This photo of the felluca taken by Lloyd as the evening disco music began. The view, far superior to disco dancing. What better means to end this post than with two sunset shots of the Nile. Let the disco balls spin. Lloyd and I sat back and took in the quiet of nature. I would prefer to watch the sun set, relax with a glass of sparkling wine while the men and women were down on the main deck dressed in scary costumes, dancing the night away and singing karaoke.

I hope you enjoyed this post and hope you will return for the last segments of our Egyptian adventure From Portland, Oregon to Egypt, where we will visit the High Dam, glide across the Lake Aswan to the Temple of Philae and return to Cairo for our last few days. I was sad we had but a few short days remaining. But what a fascinating time we had. Definitely a trip worthy of the number one place on anyone’s bucket list.

Thanks for reading.

L&L

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12 thoughts on “The Temple of Edfu – Part III (Portland to Egypt)

    • Thank you! Yes the trip was absolutely a dream come true. It is funny, while I was writing about our trip, I couldn’t have imagined that there would be so much to share. I should have broken the stories out a bit more. I thought I could cover everything in one, then three now five posts of our Egypt adventures. I was amazed how much there was, to share. I am glad that you, among others have enjoyed hearing about our trip and photos. Thank you again for reading.

      • That always happens with such great travels, you think you can sum it up in something short, next thing you’re remembering the finest details and memories that the the “summing up” turns into a short tale 🙂
        Its wonderful though!

      • Thanks I am trying to sum up the articles for a segment for Bucket List Publications. Not an easy task, but I finally believe it is complete. Thanks for following me and my travels. It is always nice to know that people read what I have to say. I enjoy writing regardless, but having an audience is better. I am sure you can relate.

  1. HAHAHAHAHAHAA!!! I choked on my morning coffee reading this. The image of you repeatedly throwing merchandise–and then money–in the river is wonderful. The crocodiles would like you to be visited by a chicken salesman next. I want to see the throw rug!

    Love the photo of the dresses hanging in the market. I’ll bet this is one of those looks-better-on-the-hanger outfits. I also really like the darker images that you’ve captured inside the temple. What a wonderful journey you are on.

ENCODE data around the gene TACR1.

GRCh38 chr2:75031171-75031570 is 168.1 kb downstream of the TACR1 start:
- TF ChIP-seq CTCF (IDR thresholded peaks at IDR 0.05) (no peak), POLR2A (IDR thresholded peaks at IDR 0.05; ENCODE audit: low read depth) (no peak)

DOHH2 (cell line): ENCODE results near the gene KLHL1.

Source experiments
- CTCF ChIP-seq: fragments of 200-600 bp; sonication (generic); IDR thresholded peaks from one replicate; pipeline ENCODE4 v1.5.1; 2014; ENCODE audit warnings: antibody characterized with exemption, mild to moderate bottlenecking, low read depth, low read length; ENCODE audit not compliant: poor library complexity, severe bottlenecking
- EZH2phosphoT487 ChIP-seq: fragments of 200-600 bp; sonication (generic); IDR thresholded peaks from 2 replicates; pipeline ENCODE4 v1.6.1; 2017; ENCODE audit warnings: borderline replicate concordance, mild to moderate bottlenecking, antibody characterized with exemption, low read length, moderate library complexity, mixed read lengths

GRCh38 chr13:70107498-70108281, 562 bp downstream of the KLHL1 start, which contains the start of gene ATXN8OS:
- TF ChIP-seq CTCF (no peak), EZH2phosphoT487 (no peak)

Oh and the sun&fingers bread…I think you just need to toast it 🙂

    • Thanks for following our journey. It was amazing. The bread on the buggy seat was the kicker, the seat was so dirty as were the buggy drivers hands, and crap, literally everywhere. Tarek ate the bread like it was nothing, this after having it laying on the seat. ewww. Spine chill merely thinking about it. I will try to put a post up of the rug/blanket, thing, thou. It is pretty awesome.

    • I am glad I made your day 🙂 I will see if I can post a picture of the grand prize for you. I should have thought to do that in my post. Wasn’t thinking. Thanks for following my blog! You made my day. 🙂

  2. I have been fascinated by Egypt since I was a little kid. So ancient and mysterious the country looks like. However I do hope things (especially security) get better in the country after the revolution. Nice photographs!!!

    • Thank you for your kind words. It is indeed sad that the revolution had to occur. Security when we were there was literally everywhere. So, I don’t know what more they can do unless learn how to use their abilities better. I to have been fascinated by Egypt since childhood. There are so many mysteries yet to uncover. Sand has a way of covering up so much of their history, and other middle eastern countries. Egypt, however, is the only one who takes protecting these wonderful artifacts seriously. It is unfortunate the surrounding countries have not learned at least that much. Until the revolution, Egypt was living as one country with many different religious belief’s in peace. The other countries never learned from them in that regard either. Very sad. Thanks again for your nice comments! I appreciate your reading my blog.

      • Really? that’s so sad because so many civilizations flourished in the Middle East in the ancient time and protecting the artifacts means we can learn so much to understand so many things around us. I just hope the Arab Spring does bring anything but good cause for the people, and the world.